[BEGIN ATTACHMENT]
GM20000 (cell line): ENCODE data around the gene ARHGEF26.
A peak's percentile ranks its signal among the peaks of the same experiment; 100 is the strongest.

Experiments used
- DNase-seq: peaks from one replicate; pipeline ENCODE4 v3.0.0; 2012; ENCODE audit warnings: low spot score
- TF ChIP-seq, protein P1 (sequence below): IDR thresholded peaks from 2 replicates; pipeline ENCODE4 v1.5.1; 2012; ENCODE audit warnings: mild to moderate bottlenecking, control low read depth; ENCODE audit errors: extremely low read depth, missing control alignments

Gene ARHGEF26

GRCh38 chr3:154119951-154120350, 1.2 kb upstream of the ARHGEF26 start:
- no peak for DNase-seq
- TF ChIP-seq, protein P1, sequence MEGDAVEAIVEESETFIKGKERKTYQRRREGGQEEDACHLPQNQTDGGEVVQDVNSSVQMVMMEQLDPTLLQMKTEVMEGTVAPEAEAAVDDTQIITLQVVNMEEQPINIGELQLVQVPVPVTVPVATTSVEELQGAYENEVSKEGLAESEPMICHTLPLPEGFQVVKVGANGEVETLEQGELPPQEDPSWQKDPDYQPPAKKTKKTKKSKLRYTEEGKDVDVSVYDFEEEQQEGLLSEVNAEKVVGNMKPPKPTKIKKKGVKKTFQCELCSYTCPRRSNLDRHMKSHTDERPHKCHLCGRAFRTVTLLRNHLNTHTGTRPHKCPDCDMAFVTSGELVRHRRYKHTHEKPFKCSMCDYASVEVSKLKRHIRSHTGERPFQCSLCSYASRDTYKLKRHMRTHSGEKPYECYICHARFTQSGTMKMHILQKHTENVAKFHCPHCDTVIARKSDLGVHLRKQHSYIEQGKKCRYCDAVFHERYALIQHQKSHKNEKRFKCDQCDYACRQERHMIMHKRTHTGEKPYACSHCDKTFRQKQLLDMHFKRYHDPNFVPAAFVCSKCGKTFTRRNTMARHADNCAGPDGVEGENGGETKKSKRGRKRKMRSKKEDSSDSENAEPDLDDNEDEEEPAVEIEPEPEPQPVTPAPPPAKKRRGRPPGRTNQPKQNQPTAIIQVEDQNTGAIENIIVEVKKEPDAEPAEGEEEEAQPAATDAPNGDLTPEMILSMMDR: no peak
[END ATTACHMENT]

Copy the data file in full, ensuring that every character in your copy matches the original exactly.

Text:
GM20000 (cell line): ENCODE data around the gene ARHGEF26.
A peak's percentile ranks its signal among the peaks of the same experiment; 100 is the strongest.

Experiments used
- DNase-seq: peaks from one replicate; pipeline ENCODE4 v3.0.0; 2012; ENCODE audit warnings: low spot score
- TF ChIP-seq, protein P1 (sequence below): IDR thresholded peaks from 2 replicates; pipeline ENCODE4 v1.5.1; 2012; ENCODE audit warnings: mild to moderate bottlenecking, control low read depth; ENCODE audit errors: extremely low read depth, missing control alignments

Gene ARHGEF26

GRCh38 chr3:154119951-154120350, 1.2 kb upstream of the ARHGEF26 start:
- no peak for DNase-seq
- TF ChIP-seq, protein P1, sequence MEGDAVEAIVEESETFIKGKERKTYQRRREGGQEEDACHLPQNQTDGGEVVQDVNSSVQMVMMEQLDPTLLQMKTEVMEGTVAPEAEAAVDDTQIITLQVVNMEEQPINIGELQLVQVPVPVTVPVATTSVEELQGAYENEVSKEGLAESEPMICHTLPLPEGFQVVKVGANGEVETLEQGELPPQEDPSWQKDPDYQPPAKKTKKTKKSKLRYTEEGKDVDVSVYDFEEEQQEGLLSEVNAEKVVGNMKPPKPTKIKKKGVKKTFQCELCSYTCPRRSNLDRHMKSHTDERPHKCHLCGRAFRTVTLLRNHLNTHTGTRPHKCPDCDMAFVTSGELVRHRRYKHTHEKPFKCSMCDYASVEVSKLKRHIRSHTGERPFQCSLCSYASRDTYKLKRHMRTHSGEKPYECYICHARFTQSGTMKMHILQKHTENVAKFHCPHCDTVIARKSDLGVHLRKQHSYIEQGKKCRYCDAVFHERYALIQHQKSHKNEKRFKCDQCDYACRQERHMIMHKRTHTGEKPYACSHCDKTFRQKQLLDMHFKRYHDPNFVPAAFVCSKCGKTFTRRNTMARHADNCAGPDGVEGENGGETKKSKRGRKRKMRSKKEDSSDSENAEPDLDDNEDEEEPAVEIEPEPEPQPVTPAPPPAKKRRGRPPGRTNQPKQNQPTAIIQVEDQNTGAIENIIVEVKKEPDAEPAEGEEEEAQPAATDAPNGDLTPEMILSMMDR: no peak